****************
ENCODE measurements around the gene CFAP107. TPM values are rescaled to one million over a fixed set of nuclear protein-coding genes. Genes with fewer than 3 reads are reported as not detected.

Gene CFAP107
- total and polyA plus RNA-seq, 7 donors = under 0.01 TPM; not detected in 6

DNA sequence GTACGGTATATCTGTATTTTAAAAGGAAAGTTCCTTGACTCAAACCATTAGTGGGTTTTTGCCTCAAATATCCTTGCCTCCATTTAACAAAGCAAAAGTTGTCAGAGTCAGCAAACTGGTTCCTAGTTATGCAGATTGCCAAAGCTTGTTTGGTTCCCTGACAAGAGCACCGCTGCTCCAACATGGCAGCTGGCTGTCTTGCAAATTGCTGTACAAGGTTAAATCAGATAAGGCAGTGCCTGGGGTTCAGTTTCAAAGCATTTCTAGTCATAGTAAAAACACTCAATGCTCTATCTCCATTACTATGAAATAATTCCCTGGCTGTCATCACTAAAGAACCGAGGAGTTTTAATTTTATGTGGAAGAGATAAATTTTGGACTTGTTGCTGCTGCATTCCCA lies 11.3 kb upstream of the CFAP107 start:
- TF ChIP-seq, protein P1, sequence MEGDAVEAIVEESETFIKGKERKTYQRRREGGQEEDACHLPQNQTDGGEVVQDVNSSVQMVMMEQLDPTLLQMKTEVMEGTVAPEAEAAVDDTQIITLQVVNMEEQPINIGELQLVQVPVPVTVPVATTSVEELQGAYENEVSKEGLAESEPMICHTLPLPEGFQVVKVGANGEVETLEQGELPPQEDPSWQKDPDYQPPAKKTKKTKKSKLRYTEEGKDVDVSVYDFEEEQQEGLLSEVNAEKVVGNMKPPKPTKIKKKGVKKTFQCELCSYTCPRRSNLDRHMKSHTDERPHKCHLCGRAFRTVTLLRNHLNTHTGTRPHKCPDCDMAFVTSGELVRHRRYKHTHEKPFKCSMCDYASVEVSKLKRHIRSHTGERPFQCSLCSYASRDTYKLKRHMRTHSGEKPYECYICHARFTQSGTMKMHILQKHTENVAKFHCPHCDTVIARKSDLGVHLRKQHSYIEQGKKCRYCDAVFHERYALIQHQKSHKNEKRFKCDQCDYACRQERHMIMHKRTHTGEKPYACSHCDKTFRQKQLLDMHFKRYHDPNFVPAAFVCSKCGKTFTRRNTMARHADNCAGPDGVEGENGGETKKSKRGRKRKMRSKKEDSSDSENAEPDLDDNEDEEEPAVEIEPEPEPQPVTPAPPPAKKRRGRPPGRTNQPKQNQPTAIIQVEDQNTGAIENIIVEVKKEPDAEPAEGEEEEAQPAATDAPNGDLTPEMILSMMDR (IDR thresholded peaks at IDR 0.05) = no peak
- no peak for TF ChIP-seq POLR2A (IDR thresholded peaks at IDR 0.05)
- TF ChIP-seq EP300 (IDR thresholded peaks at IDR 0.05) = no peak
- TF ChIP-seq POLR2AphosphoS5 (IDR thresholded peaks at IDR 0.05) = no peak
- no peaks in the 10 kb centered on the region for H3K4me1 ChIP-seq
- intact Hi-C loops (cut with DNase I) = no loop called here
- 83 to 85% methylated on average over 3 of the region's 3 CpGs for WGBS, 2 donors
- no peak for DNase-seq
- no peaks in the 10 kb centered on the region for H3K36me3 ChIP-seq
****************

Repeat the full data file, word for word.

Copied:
ENCODE measurements around the gene CFAP107. TPM values are rescaled to one million over a fixed set of nuclear protein-coding genes. Genes with fewer than 3 reads are reported as not detected.

Gene CFAP107
- total and polyA plus RNA-seq, 7 donors = under 0.01 TPM; not detected in 6

DNA sequence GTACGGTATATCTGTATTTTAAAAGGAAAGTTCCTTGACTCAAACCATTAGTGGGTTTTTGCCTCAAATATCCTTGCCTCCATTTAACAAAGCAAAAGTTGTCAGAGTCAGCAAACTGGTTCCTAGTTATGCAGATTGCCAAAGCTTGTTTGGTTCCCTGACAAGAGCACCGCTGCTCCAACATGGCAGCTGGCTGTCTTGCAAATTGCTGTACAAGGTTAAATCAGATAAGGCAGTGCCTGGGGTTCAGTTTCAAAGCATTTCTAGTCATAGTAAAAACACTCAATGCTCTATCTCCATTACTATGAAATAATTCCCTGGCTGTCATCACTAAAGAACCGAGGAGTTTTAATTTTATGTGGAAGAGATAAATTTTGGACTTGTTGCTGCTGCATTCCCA lies 11.3 kb upstream of the CFAP107 start:
- TF ChIP-seq, protein P1, sequence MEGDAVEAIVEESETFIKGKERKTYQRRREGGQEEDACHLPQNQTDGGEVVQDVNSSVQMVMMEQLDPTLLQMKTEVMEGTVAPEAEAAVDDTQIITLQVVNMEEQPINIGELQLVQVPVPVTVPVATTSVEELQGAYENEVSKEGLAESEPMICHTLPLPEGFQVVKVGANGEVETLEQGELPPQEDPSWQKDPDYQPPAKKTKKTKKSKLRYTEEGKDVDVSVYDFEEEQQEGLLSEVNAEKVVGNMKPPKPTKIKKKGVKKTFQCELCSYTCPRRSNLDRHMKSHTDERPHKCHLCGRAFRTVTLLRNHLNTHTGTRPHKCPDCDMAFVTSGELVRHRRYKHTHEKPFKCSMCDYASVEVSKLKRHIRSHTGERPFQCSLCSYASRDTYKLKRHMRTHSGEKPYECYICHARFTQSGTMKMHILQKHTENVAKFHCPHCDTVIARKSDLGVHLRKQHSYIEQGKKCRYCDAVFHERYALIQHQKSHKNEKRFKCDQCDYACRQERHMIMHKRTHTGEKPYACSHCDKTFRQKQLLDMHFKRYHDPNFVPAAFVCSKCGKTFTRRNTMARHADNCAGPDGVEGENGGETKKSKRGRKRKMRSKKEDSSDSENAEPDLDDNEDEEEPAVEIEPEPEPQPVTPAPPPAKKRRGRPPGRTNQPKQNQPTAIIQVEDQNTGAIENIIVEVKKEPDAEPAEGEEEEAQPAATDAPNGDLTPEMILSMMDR (IDR thresholded peaks at IDR 0.05) = no peak
- no peak for TF ChIP-seq POLR2A (IDR thresholded peaks at IDR 0.05)
- TF ChIP-seq EP300 (IDR thresholded peaks at IDR 0.05) = no peak
- TF ChIP-seq POLR2AphosphoS5 (IDR thresholded peaks at IDR 0.05) = no peak
- no peaks in the 10 kb centered on the region for H3K4me1 ChIP-seq
- intact Hi-C loops (cut with DNase I) = no loop called here
- 83 to 85% methylated on average over 3 of the region's 3 CpGs for WGBS, 2 donors
- no peak for DNase-seq
- no peaks in the 10 kb centered on the region for H3K36me3 ChIP-seq